On Fri, Mar 16, 2012 at 4:49 PM, Zdenek Dvorak <rakd...@iuuk.mff.cuni.cz> wrote:
> Hello,
>> On 03/16/2012 02:46 PM, Richard Guenther wrote:
>> > In the end what we want is a POINTER_PLUS_EXPR variant
>> > that does not make alias-analysis assume the result still points
>> > to within the objects the pointer pointed to before the 
>> > increment/decrement.
>> Hold on, is alias analysis really affected by this? Sure, we create
>> temporary pointers that point outside their base object, but we don't
>> dereference them. Anything value that ends up in a MEM_REF can only
>> point into that object again.
> it can be affected; by standard pointer arithmetics rules, you cannot
> create a pointer that would be outside of an object (unless you convert
> it from an integer).  Thus, alias analysis may deduce that if we have
> something like
> int a[100];
> int *p = a + 10;
> int *q = p - i;
> *(q + 5) = 1;
> a[1] = 2;
> then q points inside a, and consequently q + 5 >= a + 5, hence the
> assignments do not alias.  Ivopts may however produce this (in an equivalent
> form with casts to unsigned) even if i > 10.

See also the various invalid PRs that essentially do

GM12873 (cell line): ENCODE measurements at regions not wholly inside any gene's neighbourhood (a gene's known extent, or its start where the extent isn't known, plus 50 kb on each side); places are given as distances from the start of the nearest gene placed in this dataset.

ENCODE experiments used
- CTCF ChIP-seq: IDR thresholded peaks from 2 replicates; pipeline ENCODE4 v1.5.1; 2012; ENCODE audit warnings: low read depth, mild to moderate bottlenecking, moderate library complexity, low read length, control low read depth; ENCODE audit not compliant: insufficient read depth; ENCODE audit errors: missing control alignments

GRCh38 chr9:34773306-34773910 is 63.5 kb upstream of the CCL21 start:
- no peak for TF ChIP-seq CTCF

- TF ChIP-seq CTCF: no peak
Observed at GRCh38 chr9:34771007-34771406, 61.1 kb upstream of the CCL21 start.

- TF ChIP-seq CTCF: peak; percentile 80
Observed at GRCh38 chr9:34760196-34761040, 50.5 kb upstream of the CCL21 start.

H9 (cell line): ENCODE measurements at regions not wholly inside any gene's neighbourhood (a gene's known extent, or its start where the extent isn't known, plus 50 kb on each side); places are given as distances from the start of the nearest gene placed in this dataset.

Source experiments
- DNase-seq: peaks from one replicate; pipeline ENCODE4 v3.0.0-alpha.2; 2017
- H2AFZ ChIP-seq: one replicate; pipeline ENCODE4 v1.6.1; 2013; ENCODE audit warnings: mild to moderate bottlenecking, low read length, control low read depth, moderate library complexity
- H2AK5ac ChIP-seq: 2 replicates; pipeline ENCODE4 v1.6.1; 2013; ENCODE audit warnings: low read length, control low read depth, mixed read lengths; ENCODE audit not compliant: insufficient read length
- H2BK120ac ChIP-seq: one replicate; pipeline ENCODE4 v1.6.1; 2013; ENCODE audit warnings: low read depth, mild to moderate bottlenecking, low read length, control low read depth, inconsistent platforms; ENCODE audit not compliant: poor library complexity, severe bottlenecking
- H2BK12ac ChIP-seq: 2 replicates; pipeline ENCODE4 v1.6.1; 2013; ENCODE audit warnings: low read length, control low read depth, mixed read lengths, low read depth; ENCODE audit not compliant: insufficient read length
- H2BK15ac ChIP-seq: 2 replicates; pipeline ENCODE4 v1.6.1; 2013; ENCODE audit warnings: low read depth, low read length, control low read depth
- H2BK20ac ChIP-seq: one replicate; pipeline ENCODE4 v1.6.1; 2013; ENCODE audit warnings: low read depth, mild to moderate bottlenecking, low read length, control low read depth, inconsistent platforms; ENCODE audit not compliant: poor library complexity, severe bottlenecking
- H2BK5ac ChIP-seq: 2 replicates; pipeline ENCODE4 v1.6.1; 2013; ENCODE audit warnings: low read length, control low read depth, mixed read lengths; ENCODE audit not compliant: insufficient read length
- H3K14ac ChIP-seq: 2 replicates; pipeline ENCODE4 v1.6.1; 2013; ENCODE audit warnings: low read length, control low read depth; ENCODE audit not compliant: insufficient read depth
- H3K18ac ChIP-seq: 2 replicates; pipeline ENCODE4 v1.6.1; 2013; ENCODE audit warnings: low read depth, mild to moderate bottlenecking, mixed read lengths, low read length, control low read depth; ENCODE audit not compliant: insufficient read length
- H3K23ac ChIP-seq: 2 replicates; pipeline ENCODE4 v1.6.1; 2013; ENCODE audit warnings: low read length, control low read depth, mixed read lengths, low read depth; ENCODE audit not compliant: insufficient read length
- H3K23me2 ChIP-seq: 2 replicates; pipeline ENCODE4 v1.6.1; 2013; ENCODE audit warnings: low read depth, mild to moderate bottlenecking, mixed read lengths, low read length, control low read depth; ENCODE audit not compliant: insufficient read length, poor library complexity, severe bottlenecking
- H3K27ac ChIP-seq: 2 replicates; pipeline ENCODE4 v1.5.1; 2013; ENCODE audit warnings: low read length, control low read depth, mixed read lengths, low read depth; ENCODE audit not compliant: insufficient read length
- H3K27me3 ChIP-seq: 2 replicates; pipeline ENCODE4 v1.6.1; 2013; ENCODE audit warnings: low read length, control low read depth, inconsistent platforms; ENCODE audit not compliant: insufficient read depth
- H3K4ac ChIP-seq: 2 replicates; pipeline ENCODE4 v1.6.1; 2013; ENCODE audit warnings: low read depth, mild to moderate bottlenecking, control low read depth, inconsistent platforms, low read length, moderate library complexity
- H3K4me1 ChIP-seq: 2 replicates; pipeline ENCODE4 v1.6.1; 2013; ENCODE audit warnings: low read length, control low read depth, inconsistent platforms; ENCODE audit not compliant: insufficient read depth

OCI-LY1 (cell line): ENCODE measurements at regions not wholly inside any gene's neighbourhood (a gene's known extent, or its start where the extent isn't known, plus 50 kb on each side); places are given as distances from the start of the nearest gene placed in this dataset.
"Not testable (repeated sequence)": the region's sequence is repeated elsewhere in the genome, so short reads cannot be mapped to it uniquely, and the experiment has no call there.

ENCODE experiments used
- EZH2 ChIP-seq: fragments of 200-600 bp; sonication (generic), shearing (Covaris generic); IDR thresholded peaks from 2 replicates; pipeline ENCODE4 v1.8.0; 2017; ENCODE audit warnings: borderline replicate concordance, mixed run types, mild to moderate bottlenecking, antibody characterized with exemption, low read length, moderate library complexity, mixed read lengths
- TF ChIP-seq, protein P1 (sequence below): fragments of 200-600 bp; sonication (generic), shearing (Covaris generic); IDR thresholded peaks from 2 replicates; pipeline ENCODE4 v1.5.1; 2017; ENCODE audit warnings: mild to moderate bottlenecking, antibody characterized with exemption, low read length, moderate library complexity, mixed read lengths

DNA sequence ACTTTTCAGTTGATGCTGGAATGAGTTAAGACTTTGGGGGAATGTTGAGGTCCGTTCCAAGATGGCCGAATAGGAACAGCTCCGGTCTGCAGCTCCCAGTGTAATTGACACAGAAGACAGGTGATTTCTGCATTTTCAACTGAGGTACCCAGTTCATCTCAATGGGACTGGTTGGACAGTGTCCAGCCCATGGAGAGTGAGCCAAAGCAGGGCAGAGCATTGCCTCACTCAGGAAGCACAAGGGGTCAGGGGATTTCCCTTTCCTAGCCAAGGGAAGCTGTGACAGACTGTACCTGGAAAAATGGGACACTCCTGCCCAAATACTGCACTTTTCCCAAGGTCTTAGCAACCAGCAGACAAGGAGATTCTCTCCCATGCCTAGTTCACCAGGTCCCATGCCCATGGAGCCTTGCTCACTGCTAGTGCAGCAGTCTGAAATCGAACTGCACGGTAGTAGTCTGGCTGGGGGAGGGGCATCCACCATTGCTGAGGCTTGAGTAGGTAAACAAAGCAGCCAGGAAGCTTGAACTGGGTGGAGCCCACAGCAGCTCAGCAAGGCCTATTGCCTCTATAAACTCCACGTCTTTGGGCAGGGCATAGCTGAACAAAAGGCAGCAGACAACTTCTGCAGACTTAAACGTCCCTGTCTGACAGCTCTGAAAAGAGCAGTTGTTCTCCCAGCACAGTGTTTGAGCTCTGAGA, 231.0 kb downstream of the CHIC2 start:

foo (int *q)
 int i;
 int *p = &i;
 long x = q - p;
 *(p + x) = 1;

thus, cleverly encode address-space differences relative to an unrelated
object (seen in Boost, for cross-shmem pointers for example).  C obviously
does not allow the "q - p" operation, and points-to analysis thinks that
p + x points to i and thus we remove the unused store to the local variable.

Another alias assumption is in offset-based analysis which assumes you
cannot have a pointer to before the object, so *(T *)(p + 1) may not
alias a global of type 'T' (because by seeing p + 1 and the access of type
T we conclude that the object pointed to is at least of size sizeof (T) + 1).


> Zdenek

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